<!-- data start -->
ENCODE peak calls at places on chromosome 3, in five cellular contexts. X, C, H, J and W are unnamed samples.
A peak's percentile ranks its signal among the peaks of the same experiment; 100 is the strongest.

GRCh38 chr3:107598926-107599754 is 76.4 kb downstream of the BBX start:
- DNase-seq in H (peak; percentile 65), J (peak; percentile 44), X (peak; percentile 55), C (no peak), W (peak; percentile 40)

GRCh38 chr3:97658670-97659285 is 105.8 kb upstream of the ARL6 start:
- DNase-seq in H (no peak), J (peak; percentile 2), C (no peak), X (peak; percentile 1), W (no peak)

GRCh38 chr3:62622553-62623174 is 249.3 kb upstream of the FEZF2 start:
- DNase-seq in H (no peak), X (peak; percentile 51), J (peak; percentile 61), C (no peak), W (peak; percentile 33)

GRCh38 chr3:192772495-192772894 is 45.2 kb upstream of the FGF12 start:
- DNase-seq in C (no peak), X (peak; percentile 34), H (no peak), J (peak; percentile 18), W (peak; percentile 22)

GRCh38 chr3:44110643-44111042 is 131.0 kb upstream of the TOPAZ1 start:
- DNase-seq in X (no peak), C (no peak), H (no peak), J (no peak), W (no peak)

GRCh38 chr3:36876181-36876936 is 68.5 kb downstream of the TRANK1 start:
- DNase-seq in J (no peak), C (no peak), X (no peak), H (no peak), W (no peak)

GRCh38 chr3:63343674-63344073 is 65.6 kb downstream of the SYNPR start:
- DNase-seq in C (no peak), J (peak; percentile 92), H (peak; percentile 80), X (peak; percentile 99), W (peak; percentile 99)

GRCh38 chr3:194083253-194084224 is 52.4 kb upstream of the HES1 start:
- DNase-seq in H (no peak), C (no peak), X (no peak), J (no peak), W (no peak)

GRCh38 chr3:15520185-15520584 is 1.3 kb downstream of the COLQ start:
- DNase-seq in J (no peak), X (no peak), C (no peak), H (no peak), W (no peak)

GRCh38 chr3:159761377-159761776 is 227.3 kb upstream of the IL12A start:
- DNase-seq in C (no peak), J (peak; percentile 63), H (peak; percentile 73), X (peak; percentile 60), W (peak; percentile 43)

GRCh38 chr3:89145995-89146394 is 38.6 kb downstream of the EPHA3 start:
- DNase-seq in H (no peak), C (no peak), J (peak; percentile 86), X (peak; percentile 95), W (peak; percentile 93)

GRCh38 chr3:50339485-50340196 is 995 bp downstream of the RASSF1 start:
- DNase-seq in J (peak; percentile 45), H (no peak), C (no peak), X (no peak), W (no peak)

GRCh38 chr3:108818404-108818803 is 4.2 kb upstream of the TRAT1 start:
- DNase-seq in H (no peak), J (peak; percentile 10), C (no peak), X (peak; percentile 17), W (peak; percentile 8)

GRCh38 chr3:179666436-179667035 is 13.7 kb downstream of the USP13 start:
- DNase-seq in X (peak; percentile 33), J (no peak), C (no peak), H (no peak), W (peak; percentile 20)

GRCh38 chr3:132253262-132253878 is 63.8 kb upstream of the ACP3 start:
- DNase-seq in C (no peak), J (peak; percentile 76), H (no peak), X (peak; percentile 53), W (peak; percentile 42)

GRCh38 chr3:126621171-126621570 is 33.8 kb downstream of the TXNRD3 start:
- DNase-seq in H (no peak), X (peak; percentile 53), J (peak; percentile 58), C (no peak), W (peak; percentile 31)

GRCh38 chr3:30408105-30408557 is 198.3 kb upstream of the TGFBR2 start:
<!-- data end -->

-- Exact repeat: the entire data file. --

ENCODE peak calls at places on chromosome 3, in five cellular contexts. X, C, H, J and W are unnamed samples.
A peak's percentile ranks its signal among the peaks of the same experiment; 100 is the strongest.

GRCh38 chr3:107598926-107599754 is 76.4 kb downstream of the BBX start:
- DNase-seq in H (peak; percentile 65), J (peak; percentile 44), X (peak; percentile 55), C (no peak), W (peak; percentile 40)

GRCh38 chr3:97658670-97659285 is 105.8 kb upstream of the ARL6 start:
- DNase-seq in H (no peak), J (peak; percentile 2), C (no peak), X (peak; percentile 1), W (no peak)

GRCh38 chr3:62622553-62623174 is 249.3 kb upstream of the FEZF2 start:
- DNase-seq in H (no peak), X (peak; percentile 51), J (peak; percentile 61), C (no peak), W (peak; percentile 33)

GRCh38 chr3:192772495-192772894 is 45.2 kb upstream of the FGF12 start:
- DNase-seq in C (no peak), X (peak; percentile 34), H (no peak), J (peak; percentile 18), W (peak; percentile 22)

GRCh38 chr3:44110643-44111042 is 131.0 kb upstream of the TOPAZ1 start:
- DNase-seq in X (no peak), C (no peak), H (no peak), J (no peak), W (no peak)

GRCh38 chr3:36876181-36876936 is 68.5 kb downstream of the TRANK1 start:
- DNase-seq in J (no peak), C (no peak), X (no peak), H (no peak), W (no peak)

GRCh38 chr3:63343674-63344073 is 65.6 kb downstream of the SYNPR start:
- DNase-seq in C (no peak), J (peak; percentile 92), H (peak; percentile 80), X (peak; percentile 99), W (peak; percentile 99)

GRCh38 chr3:194083253-194084224 is 52.4 kb upstream of the HES1 start:
- DNase-seq in H (no peak), C (no peak), X (no peak), J (no peak), W (no peak)

GRCh38 chr3:15520185-15520584 is 1.3 kb downstream of the COLQ start:
- DNase-seq in J (no peak), X (no peak), C (no peak), H (no peak), W (no peak)

GRCh38 chr3:159761377-159761776 is 227.3 kb upstream of the IL12A start:
- DNase-seq in C (no peak), J (peak; percentile 63), H (peak; percentile 73), X (peak; percentile 60), W (peak; percentile 43)

GRCh38 chr3:89145995-89146394 is 38.6 kb downstream of the EPHA3 start:
- DNase-seq in H (no peak), C (no peak), J (peak; percentile 86), X (peak; percentile 95), W (peak; percentile 93)

GRCh38 chr3:50339485-50340196 is 995 bp downstream of the RASSF1 start:
- DNase-seq in J (peak; percentile 45), H (no peak), C (no peak), X (no peak), W (no peak)

GRCh38 chr3:108818404-108818803 is 4.2 kb upstream of the TRAT1 start:
- DNase-seq in H (no peak), J (peak; percentile 10), C (no peak), X (peak; percentile 17), W (peak; percentile 8)

GRCh38 chr3:179666436-179667035 is 13.7 kb downstream of the USP13 start:
- DNase-seq in X (peak; percentile 33), J (no peak), C (no peak), H (no peak), W (peak; percentile 20)

GRCh38 chr3:132253262-132253878 is 63.8 kb upstream of the ACP3 start:
- DNase-seq in C (no peak), J (peak; percentile 76), H (no peak), X (peak; percentile 53), W (peak; percentile 42)

GRCh38 chr3:126621171-126621570 is 33.8 kb downstream of the TXNRD3 start:
- DNase-seq in H (no peak), X (peak; percentile 53), J (peak; percentile 58), C (no peak), W (peak; percentile 31)

GRCh38 chr3:30408105-30408557 is 198.3 kb upstream of the TGFBR2 start: